Just a note which may or may not be of interest. If you are speaking/writing to an American, you don't DO a course, you TAKE a course. In the same vein, you don't WRITE an exam, you TAKE an exam.
It appears that BrE is the only variant in which it's absolutely fine. You'll also hear "take a course" from some people here. However, a likely dialogue here would be:
Jane: I'm doing an Italian course this summer!
Fred: Great. Where are you doing it?
Jane: At the local college, every Tuesday evening.
Fred: I'd love to do a language course but I can't find any at a convenient time.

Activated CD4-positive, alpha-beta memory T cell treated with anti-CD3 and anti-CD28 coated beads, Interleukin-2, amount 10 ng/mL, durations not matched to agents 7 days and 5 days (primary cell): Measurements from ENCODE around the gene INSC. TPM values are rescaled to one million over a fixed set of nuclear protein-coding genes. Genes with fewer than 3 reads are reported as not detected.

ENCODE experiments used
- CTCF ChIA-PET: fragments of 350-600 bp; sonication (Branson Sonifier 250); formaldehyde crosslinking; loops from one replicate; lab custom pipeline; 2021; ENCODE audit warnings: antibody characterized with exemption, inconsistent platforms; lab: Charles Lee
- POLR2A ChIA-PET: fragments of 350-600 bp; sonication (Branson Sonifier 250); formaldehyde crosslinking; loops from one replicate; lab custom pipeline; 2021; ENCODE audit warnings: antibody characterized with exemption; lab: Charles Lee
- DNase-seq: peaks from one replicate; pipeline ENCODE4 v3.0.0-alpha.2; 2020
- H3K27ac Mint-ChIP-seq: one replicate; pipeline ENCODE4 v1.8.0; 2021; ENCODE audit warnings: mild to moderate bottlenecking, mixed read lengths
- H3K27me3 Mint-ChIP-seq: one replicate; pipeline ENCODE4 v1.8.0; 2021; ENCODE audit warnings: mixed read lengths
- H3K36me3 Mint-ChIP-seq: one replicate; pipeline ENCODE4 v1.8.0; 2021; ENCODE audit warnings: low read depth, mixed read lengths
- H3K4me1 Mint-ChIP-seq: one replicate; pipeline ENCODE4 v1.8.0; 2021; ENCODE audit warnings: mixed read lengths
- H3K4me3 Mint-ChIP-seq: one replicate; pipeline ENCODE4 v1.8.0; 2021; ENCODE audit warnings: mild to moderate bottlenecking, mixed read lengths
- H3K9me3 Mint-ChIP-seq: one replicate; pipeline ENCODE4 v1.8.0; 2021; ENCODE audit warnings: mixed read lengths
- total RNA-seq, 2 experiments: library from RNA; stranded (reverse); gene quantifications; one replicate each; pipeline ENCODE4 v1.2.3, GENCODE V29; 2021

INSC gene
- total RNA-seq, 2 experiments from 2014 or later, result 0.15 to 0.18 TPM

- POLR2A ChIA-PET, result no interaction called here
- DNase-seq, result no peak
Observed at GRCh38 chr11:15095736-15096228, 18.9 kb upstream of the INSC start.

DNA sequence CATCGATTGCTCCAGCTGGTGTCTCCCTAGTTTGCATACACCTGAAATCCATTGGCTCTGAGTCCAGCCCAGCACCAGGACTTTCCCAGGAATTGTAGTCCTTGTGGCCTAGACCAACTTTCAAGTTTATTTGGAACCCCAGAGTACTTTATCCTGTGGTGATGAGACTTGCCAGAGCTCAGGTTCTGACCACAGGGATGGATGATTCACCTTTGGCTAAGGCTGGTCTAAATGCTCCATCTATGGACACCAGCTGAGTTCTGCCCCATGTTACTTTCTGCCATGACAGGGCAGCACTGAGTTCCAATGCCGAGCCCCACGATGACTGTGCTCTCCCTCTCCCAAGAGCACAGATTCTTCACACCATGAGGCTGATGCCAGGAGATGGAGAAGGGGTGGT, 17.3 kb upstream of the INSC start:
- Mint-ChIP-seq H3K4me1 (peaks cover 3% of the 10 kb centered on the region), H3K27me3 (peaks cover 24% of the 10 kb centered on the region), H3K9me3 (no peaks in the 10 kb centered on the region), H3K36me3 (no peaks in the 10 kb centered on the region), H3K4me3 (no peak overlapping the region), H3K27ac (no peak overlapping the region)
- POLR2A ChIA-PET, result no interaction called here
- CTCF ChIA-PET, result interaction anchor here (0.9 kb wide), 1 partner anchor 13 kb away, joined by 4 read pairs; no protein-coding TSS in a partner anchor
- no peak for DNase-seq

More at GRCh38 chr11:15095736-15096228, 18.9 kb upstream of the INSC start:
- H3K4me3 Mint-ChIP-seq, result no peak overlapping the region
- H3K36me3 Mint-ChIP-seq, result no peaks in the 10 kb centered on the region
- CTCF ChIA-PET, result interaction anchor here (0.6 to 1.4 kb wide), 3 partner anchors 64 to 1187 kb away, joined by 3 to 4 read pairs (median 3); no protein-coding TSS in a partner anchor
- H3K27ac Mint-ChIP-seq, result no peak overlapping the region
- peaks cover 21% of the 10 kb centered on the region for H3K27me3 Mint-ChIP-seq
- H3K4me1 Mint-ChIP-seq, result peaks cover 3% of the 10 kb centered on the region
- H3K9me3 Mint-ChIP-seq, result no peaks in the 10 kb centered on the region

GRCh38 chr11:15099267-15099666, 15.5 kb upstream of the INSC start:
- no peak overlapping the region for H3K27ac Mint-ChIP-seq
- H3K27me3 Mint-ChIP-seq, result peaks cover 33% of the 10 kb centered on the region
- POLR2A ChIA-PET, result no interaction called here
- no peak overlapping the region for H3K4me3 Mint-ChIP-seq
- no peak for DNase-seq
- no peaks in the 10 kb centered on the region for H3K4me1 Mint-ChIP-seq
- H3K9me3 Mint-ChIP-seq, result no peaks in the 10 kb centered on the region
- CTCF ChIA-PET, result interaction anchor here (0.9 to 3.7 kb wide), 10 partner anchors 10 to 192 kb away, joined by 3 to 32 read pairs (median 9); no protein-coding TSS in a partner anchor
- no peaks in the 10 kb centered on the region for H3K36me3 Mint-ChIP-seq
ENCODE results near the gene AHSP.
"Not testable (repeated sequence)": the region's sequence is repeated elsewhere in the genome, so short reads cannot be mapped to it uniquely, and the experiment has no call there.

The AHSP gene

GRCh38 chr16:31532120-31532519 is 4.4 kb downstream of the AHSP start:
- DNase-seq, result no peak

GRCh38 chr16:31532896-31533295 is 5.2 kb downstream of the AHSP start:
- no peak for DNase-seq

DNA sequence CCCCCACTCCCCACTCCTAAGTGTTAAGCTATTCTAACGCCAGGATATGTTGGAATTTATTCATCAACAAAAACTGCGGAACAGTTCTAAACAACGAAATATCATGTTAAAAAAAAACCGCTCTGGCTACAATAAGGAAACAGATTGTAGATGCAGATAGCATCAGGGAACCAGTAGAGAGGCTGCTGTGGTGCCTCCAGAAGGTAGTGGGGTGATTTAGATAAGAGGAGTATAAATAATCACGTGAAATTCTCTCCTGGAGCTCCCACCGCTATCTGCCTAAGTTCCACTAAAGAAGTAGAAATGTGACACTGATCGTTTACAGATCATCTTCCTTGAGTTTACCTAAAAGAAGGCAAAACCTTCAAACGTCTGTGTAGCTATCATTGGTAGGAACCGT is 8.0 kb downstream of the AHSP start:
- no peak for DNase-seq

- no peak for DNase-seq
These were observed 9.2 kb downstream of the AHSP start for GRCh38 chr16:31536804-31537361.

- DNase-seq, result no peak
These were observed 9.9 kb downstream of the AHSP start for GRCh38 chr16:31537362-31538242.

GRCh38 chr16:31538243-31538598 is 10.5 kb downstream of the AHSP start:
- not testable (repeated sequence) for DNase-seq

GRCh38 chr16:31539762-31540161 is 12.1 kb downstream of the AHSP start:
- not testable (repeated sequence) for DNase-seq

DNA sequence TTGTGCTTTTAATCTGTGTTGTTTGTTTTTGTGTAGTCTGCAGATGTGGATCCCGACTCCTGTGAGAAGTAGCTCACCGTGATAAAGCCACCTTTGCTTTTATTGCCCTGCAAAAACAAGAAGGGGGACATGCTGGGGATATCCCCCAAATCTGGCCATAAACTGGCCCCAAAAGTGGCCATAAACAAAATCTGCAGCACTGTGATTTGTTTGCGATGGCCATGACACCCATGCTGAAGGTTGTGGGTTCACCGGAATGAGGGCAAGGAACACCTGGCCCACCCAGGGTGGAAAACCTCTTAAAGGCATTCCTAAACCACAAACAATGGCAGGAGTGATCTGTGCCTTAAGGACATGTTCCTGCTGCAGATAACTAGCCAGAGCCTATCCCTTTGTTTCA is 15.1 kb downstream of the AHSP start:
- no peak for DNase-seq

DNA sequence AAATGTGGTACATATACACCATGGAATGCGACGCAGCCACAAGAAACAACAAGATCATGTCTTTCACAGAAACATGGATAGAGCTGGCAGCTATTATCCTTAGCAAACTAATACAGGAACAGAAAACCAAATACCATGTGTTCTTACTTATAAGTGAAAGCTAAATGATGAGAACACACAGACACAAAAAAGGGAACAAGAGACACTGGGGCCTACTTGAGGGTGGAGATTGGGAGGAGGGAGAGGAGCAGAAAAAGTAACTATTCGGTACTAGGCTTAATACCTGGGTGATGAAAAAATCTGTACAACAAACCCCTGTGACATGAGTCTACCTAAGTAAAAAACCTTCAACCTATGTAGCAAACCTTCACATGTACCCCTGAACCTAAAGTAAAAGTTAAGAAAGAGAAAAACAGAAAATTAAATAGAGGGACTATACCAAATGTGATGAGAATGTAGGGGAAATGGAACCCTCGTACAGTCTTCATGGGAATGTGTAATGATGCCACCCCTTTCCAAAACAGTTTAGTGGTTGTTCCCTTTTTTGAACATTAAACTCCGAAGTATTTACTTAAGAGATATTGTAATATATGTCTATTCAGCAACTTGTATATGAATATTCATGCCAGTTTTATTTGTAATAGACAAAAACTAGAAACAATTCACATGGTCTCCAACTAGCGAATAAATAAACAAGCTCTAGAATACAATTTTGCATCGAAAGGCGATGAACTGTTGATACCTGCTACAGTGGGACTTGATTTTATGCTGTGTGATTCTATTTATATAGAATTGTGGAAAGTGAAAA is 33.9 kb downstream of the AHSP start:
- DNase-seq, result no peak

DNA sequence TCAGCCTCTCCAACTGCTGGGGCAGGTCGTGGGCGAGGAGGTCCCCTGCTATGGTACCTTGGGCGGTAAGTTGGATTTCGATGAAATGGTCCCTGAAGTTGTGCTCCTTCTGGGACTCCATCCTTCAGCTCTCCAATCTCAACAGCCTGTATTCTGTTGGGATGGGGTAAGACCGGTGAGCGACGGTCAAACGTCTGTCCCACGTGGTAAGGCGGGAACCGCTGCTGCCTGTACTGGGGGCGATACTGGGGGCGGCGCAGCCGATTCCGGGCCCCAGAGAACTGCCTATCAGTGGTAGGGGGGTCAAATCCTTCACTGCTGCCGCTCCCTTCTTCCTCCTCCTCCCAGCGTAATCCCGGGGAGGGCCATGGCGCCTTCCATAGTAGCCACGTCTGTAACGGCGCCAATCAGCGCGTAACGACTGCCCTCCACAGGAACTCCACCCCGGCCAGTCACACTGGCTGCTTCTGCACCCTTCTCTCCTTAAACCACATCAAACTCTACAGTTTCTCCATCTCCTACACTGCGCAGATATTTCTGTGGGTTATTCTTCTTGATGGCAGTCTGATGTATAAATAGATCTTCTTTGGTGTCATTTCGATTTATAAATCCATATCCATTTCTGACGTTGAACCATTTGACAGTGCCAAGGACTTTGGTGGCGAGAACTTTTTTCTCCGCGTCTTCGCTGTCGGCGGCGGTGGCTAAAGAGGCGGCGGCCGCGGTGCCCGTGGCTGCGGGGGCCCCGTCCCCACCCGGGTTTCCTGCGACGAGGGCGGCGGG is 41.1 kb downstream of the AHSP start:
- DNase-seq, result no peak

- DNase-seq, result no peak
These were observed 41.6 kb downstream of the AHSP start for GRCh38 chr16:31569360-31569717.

Jane: That's a shame.
Fred: It is. My work hours are changing next month so maybe I'll be able to find a course I can do after that.
I hope you are not saying BE is better than AE.
emsr2d2 here is a quote from your post
Then you use "do" in your dialog example.
That appears to imply to me you are suggesting this was something where American English that normally uses "take" instead of "do" cannot be used.
I showed that "take" works just fine.
I entirely accept (and said as much) that in the other variants "take" is preferable and I said that you will also hear "take a course" in the UK.